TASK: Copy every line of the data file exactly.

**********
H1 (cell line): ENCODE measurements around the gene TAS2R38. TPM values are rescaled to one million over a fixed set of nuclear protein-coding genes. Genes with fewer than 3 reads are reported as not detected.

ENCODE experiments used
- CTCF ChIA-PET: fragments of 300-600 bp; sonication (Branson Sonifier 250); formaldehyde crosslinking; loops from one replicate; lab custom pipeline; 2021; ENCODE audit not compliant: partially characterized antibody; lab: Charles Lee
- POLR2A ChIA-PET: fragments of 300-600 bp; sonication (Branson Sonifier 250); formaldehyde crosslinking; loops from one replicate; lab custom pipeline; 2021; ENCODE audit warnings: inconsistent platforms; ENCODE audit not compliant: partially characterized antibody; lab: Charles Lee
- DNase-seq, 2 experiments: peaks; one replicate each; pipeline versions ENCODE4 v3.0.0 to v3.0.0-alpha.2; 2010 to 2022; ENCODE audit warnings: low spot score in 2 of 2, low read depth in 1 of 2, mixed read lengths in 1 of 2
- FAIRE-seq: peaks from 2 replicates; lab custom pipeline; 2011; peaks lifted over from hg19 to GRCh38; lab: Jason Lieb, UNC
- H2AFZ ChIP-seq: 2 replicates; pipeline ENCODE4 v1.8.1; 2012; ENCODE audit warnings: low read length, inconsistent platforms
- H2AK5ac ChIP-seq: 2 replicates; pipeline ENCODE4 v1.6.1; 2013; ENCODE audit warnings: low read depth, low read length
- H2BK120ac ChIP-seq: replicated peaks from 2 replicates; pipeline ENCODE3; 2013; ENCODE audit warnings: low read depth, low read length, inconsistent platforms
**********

H1 (cell line): ENCODE measurements around the gene TAS2R38. TPM values are rescaled to one million over a fixed set of nuclear protein-coding genes. Genes with fewer than 3 reads are reported as not detected.

ENCODE experiments used
- CTCF ChIA-PET: fragments of 300-600 bp; sonication (Branson Sonifier 250); formaldehyde crosslinking; loops from one replicate; lab custom pipeline; 2021; ENCODE audit not compliant: partially characterized antibody; lab: Charles Lee
- POLR2A ChIA-PET: fragments of 300-600 bp; sonication (Branson Sonifier 250); formaldehyde crosslinking; loops from one replicate; lab custom pipeline; 2021; ENCODE audit warnings: inconsistent platforms; ENCODE audit not compliant: partially characterized antibody; lab: Charles Lee
- DNase-seq, 2 experiments: peaks; one replicate each; pipeline versions ENCODE4 v3.0.0 to v3.0.0-alpha.2; 2010 to 2022; ENCODE audit warnings: low spot score in 2 of 2, low read depth in 1 of 2, mixed read lengths in 1 of 2
- FAIRE-seq: peaks from 2 replicates; lab custom pipeline; 2011; peaks lifted over from hg19 to GRCh38; lab: Jason Lieb, UNC
- H2AFZ ChIP-seq: 2 replicates; pipeline ENCODE4 v1.8.1; 2012; ENCODE audit warnings: low read length, inconsistent platforms
- H2AK5ac ChIP-seq: 2 replicates; pipeline ENCODE4 v1.6.1; 2013; ENCODE audit warnings: low read depth, low read length
- H2BK120ac ChIP-seq: replicated peaks from 2 replicates; pipeline ENCODE3; 2013; ENCODE audit warnings: low read depth, low read length, inconsistent platforms